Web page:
Meanwhile, we have another revival meeting tonight, another tomorrow, and throughout the coming week. Please pray for us!!

Sunday, August 19, 2012

God is Moving in Bicol!!

We have now completed five meetings in four different locations with Bill and Beth Juoni. About 8 more to go, depending on how you count them. To date, about 250-260 people have attended and dozens appear to have been baptized in the Holy Spirit or refilled in these meetings so far. We long to see our region ablaze for God and rejoice in what God has been doing.

We've also been selling my book "Led by the Spirit: the History of the American Assemblies of God Missionaries in the Philippines" at a much lower rate and are carrying it with us on this tour. Sales are encouraging, and I have contacted the publisher to send more copies down! We are also selling the Ganap na Buhay Biblia, the Tagalog version of the Fire Bible, at 50% off the original price, and these are going out the door as well.

Please pray with us that the fire of the Holy Spirit will ignite the Bicol Region.

More later,


Wednesday, August 15, 2012

Dave's Musings

Last night evangelists Bill and Beth Juoni began a series of revival meetings in our region of the Philippines. We actually began with a truncated seminar that afternoon. It was a small gathering, but the people were intensely interested in what Bill had to say about the Baptism in the Holy Spirit. In the altar service about 10-12 were gloriously filled or refilled!! Praise the Lord!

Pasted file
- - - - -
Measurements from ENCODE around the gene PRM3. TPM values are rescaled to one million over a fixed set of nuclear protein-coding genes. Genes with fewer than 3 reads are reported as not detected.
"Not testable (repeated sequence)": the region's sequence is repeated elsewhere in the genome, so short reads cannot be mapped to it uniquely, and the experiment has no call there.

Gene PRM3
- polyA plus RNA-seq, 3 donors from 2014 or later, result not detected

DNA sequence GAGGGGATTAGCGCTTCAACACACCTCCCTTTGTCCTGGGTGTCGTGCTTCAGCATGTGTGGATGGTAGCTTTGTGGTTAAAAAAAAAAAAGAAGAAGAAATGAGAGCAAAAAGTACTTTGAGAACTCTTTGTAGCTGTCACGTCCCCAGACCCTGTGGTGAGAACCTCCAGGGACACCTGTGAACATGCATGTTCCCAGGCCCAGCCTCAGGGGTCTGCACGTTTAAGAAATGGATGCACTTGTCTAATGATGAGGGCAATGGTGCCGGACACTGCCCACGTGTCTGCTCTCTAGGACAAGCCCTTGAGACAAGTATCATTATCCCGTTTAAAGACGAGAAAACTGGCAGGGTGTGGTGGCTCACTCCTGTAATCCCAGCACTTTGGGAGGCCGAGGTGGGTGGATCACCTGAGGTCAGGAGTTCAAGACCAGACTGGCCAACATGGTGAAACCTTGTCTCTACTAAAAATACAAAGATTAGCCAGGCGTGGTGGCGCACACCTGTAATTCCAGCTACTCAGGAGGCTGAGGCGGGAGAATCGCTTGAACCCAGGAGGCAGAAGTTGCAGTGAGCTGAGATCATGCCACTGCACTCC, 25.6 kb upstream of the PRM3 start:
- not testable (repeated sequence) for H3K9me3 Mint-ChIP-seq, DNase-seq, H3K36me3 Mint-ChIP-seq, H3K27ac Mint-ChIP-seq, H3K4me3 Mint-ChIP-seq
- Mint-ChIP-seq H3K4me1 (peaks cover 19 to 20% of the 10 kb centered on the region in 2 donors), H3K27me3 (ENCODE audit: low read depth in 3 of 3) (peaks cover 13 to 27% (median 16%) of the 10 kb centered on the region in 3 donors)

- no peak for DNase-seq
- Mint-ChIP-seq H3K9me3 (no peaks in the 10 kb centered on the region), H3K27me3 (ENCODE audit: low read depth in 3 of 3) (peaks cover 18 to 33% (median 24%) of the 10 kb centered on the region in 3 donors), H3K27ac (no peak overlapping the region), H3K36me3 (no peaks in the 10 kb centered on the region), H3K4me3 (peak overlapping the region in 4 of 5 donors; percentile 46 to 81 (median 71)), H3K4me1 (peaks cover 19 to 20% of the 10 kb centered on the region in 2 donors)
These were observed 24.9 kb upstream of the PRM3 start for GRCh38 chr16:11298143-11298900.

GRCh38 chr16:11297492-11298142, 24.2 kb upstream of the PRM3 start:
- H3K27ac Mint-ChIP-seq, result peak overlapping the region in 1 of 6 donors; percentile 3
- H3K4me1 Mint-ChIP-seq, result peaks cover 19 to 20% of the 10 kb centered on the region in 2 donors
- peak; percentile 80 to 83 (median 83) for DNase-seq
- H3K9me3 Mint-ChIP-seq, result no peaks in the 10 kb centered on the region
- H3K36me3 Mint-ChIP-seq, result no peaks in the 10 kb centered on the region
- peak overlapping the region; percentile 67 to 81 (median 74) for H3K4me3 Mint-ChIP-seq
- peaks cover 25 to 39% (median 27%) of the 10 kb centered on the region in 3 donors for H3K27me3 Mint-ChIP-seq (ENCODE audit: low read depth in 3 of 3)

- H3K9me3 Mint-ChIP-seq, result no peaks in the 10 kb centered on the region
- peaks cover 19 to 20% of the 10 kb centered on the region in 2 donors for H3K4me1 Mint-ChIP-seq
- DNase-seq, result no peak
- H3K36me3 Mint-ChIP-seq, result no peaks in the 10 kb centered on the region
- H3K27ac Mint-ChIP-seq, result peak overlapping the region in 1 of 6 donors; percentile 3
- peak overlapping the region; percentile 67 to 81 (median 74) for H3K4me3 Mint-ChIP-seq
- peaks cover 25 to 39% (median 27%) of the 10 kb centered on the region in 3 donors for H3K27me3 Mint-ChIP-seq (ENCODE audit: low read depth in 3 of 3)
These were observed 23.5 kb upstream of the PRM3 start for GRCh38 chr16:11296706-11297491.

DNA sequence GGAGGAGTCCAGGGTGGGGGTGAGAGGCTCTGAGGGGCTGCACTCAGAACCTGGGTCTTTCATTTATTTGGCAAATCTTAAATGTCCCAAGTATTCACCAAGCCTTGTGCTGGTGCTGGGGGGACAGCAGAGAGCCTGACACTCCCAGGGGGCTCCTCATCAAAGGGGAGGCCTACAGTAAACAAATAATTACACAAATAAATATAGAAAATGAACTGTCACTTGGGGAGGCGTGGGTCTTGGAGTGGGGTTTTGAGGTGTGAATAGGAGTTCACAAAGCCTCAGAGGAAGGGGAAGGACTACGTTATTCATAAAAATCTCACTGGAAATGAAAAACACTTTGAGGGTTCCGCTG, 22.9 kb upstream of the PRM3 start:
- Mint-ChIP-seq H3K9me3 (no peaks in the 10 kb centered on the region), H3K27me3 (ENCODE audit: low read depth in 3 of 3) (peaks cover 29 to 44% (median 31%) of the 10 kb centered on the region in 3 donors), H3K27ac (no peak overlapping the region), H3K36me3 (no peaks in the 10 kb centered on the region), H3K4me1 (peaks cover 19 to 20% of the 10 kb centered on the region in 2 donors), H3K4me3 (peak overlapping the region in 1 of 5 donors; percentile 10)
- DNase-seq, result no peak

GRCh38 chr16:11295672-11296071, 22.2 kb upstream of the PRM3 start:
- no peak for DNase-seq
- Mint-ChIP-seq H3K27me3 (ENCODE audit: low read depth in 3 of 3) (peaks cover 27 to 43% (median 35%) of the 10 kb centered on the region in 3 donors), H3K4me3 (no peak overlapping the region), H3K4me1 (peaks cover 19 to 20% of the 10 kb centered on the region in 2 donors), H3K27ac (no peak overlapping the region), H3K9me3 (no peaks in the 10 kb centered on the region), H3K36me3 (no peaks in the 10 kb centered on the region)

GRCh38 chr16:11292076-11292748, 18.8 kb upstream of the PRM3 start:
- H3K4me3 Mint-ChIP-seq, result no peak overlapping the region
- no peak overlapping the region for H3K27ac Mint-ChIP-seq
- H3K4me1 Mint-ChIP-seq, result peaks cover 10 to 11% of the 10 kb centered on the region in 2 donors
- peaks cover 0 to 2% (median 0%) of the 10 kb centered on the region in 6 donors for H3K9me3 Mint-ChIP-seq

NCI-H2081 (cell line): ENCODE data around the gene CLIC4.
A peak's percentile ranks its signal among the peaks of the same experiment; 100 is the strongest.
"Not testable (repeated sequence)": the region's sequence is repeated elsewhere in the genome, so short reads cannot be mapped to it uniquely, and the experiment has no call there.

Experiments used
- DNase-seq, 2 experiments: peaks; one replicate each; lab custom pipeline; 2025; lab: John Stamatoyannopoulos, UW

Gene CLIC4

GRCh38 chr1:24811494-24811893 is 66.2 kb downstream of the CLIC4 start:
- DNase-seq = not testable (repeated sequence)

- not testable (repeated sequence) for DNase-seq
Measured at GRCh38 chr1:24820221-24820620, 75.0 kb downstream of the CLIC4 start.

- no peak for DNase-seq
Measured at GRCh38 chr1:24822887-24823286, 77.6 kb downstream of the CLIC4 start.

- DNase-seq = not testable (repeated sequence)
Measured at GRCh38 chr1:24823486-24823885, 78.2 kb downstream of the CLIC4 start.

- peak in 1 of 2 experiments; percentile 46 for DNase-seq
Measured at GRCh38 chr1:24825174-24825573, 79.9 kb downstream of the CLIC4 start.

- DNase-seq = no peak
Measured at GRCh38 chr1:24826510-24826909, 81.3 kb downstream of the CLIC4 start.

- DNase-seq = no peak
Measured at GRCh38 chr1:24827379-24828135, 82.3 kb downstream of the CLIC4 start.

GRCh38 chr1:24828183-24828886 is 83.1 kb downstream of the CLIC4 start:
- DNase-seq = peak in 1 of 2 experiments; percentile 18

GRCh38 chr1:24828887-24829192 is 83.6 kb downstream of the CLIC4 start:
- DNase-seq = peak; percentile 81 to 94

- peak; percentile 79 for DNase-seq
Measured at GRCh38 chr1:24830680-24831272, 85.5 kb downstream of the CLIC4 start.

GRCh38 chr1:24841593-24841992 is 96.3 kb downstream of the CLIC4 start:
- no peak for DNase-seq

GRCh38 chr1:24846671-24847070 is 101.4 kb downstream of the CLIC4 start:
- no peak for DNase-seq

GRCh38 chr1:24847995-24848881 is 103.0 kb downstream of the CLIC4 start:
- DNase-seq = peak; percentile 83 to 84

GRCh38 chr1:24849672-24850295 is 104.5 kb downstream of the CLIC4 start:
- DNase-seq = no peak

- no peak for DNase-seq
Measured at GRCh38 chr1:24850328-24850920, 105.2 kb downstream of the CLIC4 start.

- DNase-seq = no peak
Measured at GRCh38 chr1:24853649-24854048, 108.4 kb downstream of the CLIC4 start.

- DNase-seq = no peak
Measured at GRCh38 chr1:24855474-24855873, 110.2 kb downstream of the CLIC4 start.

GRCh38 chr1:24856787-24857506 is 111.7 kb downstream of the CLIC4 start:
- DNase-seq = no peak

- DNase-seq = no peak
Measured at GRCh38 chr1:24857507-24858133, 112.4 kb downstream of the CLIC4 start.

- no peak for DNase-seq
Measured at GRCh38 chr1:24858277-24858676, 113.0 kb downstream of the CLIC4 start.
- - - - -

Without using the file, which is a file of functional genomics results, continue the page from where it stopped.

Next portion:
For the next couple of weeks we will be taking Bill and Beth to various places throughout the region for day long seminars and revival services on the person and work of the Holy Spirit. We believe that God is soon going to send a revival to the Bicol region, and we want to be ready when he does.

If anyone would want to understand why the Pentecostal and Charismatic movements have now spread all over the globe, one must understand what we believe and teach about the Holy Spirit. We believe that the baptism in the Holy Spirit is primarily an enduement of power to be Christ's witness, both at home and abroad. We believe that any believer can and must be filled with the Spirit.

The Spirit of God is the great equalizer. In a sense, believing that every believer can and should be filled with the Spirit is Pentecostalism's to contribution to the priesthood of all believers. While Luther, I think, intended this to mean that all believers have access to God, I would add that, through the Holy Spirit baptism, God has access to all believers, regardless of social rank, economic status, or educational level.

Our desire is that every believer in our region would be filled with Spirit and used by God to reach people for Christ in their locale and wherever the will of God may take them. We believe that the Baptism in the Holy Spirit, evidenced by speaking in other tongues, is a critical part of the discipleship, spiritual formation, and preparation process to be used of God to the maximum.

I remember the words to the old hymn, Showers of Blessing, especially the part that goes "mercy drops round us are falling, but for the showers we plead." Oh God, we pray for a mighty outpouring of your Spirit in the Bicol region of the Philippines and around the world!